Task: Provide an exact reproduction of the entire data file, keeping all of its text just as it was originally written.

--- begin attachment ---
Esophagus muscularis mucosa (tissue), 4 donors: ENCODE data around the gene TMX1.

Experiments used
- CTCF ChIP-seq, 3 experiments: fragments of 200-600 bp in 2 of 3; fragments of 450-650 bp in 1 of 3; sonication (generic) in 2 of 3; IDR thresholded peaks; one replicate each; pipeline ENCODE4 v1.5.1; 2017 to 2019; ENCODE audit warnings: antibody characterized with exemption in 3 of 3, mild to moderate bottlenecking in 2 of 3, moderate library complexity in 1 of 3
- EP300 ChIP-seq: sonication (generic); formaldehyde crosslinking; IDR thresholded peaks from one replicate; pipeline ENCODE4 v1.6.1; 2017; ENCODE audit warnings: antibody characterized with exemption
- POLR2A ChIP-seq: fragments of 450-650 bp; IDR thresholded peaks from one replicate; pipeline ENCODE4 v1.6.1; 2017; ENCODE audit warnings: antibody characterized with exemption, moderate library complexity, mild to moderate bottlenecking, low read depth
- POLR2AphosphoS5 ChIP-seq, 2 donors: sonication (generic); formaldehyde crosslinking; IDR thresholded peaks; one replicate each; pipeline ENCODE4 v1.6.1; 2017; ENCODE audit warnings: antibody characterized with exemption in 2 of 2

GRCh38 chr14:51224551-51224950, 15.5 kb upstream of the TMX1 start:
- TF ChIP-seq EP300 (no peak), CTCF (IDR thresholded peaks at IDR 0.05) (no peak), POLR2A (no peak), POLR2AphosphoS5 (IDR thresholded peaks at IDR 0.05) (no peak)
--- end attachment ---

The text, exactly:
Esophagus muscularis mucosa (tissue), 4 donors: ENCODE data around the gene TMX1.

Experiments used
- CTCF ChIP-seq, 3 experiments: fragments of 200-600 bp in 2 of 3; fragments of 450-650 bp in 1 of 3; sonication (generic) in 2 of 3; IDR thresholded peaks; one replicate each; pipeline ENCODE4 v1.5.1; 2017 to 2019; ENCODE audit warnings: antibody characterized with exemption in 3 of 3, mild to moderate bottlenecking in 2 of 3, moderate library complexity in 1 of 3
- EP300 ChIP-seq: sonication (generic); formaldehyde crosslinking; IDR thresholded peaks from one replicate; pipeline ENCODE4 v1.6.1; 2017; ENCODE audit warnings: antibody characterized with exemption
- POLR2A ChIP-seq: fragments of 450-650 bp; IDR thresholded peaks from one replicate; pipeline ENCODE4 v1.6.1; 2017; ENCODE audit warnings: antibody characterized with exemption, moderate library complexity, mild to moderate bottlenecking, low read depth
- POLR2AphosphoS5 ChIP-seq, 2 donors: sonication (generic); formaldehyde crosslinking; IDR thresholded peaks; one replicate each; pipeline ENCODE4 v1.6.1; 2017; ENCODE audit warnings: antibody characterized with exemption in 2 of 2

GRCh38 chr14:51224551-51224950, 15.5 kb upstream of the TMX1 start:
- TF ChIP-seq EP300 (no peak), CTCF (IDR thresholded peaks at IDR 0.05) (no peak), POLR2A (no peak), POLR2AphosphoS5 (IDR thresholded peaks at IDR 0.05) (no peak)